September 14, 2017
Fraunhofer ILT researchers are exploring using selective laser melting (SLM) to additively manufacture (AM) components made of copper alloys and pure copper. While SLM is used to process steels, titanium, and aluminum alloys, as well as nickel and cobalt alloys, copper is a struggle. SLM is currently only suited for copper alloys due to pure copper reflecting most of the laser radiation, Fraunhofer ILT researchers hope to develop a laser beam source that operates with green rather than infrared light by the end of 2017.
With no "green" laser source on the market meeting the boundary conditions of the SLM process, the department for laser beam source development at Fraunhofer ILT is building its own in a project they call "SLM in green." Their aim is to create a high-quality laser for single-mode operation that functions with a maximum output of 400 watts in continuous service (cw) with green wavelength (515 nm). A "SLM in green" laboratory setup is expected to be ready by the end of 2017. Thereafter, the Fraunhofer ILT will further develop its processes as part of a research project funded by AiF German Federation of Industrial Research Associations.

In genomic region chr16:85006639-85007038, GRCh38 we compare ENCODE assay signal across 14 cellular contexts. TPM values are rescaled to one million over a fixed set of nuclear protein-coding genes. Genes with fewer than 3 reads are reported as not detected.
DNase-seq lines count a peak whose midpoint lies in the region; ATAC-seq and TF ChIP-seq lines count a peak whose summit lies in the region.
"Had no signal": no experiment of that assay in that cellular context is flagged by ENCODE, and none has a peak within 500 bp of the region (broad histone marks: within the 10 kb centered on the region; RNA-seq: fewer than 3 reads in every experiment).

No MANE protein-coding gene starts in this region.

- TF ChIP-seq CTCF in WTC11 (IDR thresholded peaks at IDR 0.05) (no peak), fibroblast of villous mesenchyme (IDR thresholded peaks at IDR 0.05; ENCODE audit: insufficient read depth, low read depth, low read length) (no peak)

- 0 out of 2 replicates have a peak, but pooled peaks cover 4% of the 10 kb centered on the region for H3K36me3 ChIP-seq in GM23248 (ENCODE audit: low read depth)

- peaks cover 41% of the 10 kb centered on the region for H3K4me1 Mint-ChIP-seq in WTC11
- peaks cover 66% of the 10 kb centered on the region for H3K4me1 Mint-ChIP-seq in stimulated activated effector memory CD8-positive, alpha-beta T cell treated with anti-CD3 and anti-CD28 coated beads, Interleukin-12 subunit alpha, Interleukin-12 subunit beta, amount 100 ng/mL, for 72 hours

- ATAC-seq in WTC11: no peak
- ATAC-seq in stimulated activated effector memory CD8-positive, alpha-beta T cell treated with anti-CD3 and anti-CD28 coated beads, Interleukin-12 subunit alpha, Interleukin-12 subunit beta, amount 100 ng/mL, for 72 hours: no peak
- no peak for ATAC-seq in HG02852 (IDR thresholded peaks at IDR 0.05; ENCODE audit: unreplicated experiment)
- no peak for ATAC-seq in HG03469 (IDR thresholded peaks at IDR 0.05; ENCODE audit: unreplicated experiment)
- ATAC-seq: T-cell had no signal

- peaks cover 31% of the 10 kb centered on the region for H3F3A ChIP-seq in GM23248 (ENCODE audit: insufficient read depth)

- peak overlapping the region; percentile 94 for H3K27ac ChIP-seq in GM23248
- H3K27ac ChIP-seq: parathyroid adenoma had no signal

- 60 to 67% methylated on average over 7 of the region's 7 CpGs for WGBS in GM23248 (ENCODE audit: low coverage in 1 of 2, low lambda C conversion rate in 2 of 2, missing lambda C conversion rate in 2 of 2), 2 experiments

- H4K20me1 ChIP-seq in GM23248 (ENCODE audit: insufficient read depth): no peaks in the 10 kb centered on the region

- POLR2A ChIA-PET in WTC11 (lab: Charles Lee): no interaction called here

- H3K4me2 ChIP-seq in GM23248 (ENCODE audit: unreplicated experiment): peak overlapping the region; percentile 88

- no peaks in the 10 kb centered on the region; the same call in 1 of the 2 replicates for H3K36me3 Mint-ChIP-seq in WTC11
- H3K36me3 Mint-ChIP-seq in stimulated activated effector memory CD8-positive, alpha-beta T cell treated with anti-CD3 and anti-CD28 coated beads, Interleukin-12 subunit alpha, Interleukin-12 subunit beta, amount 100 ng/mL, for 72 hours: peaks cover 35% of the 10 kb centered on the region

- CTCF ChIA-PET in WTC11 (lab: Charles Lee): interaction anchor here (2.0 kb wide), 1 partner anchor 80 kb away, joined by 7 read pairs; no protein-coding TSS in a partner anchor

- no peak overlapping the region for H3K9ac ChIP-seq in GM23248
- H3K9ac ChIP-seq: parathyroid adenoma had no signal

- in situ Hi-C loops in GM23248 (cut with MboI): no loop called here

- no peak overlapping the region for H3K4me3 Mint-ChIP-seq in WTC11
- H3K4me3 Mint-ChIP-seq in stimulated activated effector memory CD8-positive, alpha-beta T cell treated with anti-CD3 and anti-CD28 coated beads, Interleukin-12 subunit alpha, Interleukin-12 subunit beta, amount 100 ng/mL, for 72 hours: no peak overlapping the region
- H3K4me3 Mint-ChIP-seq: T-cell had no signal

By using green laser light with a wavelength of 515 nm, the absorptivity of pure copper is much higher. This means that less laser power output is needed for a stable process. Furthermore, the laser beam can be focused more precisely, allowing it to manufacture far more delicate components using the new SLM process.
The primary future goal is to create a reliable process with which industrial users can 3D print complex geometries of pure copper with hollow structures and undercuts. The process can be used for highly efficient heat exchangers and heat sinks or for the production of delicate, complex electrical components in small batches.